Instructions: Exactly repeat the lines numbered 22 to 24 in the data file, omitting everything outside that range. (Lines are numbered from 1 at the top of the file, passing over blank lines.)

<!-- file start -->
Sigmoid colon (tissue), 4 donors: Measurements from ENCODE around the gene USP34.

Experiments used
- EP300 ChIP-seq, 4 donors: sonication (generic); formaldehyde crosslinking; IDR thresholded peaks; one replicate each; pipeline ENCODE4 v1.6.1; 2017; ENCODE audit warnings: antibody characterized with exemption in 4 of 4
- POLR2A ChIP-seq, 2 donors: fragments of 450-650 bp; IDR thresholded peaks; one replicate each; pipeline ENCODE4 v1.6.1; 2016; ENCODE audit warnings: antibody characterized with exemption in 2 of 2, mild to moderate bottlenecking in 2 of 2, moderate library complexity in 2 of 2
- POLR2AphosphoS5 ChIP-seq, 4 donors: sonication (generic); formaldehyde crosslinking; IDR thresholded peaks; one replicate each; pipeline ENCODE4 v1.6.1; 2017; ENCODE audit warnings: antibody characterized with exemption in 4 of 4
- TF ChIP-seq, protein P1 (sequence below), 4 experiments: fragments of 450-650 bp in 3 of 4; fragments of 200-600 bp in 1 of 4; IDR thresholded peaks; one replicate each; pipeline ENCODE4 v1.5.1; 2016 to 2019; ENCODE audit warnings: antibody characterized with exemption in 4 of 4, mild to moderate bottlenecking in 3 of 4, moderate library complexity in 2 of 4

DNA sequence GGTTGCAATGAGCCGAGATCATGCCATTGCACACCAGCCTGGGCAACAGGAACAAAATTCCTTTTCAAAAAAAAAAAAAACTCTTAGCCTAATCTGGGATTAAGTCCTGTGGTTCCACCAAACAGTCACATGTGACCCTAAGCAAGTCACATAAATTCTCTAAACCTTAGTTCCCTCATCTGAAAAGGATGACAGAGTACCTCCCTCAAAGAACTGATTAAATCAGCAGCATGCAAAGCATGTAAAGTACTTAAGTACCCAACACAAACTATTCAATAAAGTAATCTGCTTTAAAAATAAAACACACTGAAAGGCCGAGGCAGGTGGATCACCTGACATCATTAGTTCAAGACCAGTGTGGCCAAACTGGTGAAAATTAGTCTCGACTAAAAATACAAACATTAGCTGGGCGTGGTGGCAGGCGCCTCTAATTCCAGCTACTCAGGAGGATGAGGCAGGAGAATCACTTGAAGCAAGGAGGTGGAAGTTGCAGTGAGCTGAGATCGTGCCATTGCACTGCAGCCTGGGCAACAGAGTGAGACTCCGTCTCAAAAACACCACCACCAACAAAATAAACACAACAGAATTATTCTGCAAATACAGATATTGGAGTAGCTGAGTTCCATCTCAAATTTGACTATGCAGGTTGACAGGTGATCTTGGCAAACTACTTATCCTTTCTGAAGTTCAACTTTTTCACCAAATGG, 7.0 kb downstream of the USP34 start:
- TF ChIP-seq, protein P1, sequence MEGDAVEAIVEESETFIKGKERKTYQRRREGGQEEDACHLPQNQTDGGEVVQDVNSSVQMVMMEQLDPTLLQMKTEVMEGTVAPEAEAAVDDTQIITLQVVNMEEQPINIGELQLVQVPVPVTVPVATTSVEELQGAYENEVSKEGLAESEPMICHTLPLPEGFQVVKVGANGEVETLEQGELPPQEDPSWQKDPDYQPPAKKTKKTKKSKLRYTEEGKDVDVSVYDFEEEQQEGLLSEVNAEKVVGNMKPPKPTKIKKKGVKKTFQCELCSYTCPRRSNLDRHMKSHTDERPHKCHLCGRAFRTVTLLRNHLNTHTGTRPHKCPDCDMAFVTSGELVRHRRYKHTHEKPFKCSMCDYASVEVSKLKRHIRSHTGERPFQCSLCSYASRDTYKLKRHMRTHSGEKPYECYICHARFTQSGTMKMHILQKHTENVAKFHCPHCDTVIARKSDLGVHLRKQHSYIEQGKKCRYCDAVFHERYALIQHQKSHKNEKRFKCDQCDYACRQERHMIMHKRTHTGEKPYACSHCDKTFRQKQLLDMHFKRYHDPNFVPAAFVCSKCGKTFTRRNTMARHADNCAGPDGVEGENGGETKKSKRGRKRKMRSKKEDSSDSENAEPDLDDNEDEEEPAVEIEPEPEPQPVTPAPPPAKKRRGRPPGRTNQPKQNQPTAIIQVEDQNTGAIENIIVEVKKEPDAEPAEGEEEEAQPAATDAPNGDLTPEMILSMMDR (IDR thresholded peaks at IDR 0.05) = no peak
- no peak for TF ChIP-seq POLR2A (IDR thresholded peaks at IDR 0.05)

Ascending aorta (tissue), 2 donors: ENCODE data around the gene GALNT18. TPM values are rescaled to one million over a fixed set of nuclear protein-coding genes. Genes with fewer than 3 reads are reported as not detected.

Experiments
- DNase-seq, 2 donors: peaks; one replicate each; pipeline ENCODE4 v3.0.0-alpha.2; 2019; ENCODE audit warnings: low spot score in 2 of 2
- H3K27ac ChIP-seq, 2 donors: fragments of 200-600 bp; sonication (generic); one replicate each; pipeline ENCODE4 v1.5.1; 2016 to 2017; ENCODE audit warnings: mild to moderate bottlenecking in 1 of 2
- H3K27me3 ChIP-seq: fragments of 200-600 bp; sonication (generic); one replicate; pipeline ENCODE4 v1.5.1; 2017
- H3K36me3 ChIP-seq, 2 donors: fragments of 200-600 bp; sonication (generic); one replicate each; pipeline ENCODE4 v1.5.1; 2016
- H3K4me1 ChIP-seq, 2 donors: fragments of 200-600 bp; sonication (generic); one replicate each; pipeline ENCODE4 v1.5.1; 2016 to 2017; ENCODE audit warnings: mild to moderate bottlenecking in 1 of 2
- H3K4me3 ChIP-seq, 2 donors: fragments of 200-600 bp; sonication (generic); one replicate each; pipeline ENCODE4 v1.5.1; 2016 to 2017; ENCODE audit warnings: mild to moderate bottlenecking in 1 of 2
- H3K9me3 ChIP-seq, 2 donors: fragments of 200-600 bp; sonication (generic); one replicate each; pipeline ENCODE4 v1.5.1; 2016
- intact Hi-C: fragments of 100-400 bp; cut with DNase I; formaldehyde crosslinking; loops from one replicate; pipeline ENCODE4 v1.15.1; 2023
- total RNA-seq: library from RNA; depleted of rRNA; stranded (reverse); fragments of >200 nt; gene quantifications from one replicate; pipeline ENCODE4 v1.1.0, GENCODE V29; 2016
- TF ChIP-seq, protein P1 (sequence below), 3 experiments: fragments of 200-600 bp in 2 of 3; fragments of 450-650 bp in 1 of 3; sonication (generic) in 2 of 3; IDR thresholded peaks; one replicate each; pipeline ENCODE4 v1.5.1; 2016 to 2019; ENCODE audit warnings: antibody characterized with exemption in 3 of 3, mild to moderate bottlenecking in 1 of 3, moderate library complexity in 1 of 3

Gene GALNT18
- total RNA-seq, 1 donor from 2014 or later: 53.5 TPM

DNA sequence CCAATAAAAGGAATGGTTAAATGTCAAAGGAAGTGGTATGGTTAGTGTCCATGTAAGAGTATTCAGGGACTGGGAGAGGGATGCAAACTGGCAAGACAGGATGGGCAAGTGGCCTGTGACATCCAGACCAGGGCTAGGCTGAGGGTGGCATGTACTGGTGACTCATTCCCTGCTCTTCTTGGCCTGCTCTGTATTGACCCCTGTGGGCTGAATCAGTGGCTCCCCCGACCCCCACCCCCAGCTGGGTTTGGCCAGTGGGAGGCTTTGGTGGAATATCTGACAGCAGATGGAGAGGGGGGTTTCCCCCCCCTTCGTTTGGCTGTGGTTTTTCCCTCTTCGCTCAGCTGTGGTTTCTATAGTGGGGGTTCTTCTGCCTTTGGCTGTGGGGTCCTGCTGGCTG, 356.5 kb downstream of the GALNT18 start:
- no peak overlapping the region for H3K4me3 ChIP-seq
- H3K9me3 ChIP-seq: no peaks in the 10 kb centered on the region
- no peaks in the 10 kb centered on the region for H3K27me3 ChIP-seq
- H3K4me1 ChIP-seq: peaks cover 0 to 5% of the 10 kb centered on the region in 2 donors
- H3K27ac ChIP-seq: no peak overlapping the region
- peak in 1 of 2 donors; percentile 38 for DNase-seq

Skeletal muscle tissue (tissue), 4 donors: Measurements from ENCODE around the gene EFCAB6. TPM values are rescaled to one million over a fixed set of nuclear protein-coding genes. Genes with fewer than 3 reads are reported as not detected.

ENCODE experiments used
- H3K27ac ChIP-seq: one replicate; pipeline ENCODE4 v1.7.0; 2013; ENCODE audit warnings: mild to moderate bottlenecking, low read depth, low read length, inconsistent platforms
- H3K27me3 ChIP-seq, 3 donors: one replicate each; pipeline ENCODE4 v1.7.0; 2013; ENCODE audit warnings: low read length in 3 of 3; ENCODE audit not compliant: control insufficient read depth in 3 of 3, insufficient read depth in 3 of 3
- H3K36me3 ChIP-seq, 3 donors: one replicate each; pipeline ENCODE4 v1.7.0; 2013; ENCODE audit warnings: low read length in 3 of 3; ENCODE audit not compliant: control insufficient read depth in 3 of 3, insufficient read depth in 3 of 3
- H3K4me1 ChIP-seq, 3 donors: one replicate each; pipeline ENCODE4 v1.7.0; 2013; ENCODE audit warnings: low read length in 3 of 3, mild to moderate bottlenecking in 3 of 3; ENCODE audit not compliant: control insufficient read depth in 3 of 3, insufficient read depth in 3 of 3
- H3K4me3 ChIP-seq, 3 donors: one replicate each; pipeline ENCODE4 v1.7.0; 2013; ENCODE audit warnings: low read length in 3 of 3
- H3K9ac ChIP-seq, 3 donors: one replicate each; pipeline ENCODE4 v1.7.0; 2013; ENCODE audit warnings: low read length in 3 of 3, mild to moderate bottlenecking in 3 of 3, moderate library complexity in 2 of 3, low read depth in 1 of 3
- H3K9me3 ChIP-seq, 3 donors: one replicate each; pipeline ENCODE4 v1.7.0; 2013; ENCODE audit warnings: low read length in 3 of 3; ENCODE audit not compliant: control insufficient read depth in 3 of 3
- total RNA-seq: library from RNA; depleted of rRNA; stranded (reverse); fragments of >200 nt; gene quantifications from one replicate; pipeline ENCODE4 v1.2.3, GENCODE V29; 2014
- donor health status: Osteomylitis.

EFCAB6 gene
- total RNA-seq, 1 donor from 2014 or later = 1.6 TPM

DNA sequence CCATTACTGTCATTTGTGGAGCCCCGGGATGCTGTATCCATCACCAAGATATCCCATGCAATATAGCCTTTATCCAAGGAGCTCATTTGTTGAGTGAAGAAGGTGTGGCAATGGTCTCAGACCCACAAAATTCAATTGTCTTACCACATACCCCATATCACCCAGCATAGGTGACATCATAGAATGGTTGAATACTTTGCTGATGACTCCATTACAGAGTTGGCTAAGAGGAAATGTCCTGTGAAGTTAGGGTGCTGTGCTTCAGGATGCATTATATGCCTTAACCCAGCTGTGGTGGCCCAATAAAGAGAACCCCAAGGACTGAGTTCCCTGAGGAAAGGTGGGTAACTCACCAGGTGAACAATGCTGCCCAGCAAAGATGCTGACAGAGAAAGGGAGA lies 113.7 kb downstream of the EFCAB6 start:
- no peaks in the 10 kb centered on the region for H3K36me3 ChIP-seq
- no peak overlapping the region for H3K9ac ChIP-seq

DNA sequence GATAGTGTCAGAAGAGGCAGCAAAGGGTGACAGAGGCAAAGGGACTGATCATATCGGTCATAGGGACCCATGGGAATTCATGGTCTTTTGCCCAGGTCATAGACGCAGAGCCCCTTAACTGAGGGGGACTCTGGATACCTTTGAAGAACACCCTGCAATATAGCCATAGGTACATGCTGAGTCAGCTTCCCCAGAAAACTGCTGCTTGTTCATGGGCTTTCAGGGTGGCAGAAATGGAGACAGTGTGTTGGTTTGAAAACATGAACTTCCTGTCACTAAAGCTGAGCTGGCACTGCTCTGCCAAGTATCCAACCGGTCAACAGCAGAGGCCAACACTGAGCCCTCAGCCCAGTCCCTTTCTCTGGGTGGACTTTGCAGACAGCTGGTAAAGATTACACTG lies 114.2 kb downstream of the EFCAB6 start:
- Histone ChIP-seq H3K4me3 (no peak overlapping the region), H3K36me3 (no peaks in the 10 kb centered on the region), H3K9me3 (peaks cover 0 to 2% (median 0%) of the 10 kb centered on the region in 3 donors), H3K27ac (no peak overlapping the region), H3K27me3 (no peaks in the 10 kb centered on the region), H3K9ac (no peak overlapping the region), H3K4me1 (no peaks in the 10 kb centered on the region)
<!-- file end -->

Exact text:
Gene GALNT18
- total RNA-seq, 1 donor from 2014 or later: 53.5 TPM

DNA sequence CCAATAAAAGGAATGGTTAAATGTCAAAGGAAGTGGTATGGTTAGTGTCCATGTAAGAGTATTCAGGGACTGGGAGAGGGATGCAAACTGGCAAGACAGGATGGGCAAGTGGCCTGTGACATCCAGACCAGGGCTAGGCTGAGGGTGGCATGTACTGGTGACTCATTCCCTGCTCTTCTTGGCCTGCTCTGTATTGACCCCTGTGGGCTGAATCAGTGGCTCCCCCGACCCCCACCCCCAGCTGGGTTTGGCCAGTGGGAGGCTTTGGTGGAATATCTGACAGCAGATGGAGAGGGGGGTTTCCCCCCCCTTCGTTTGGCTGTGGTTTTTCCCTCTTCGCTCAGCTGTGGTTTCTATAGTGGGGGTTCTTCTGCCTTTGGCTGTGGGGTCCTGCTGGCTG, 356.5 kb downstream of the GALNT18 start: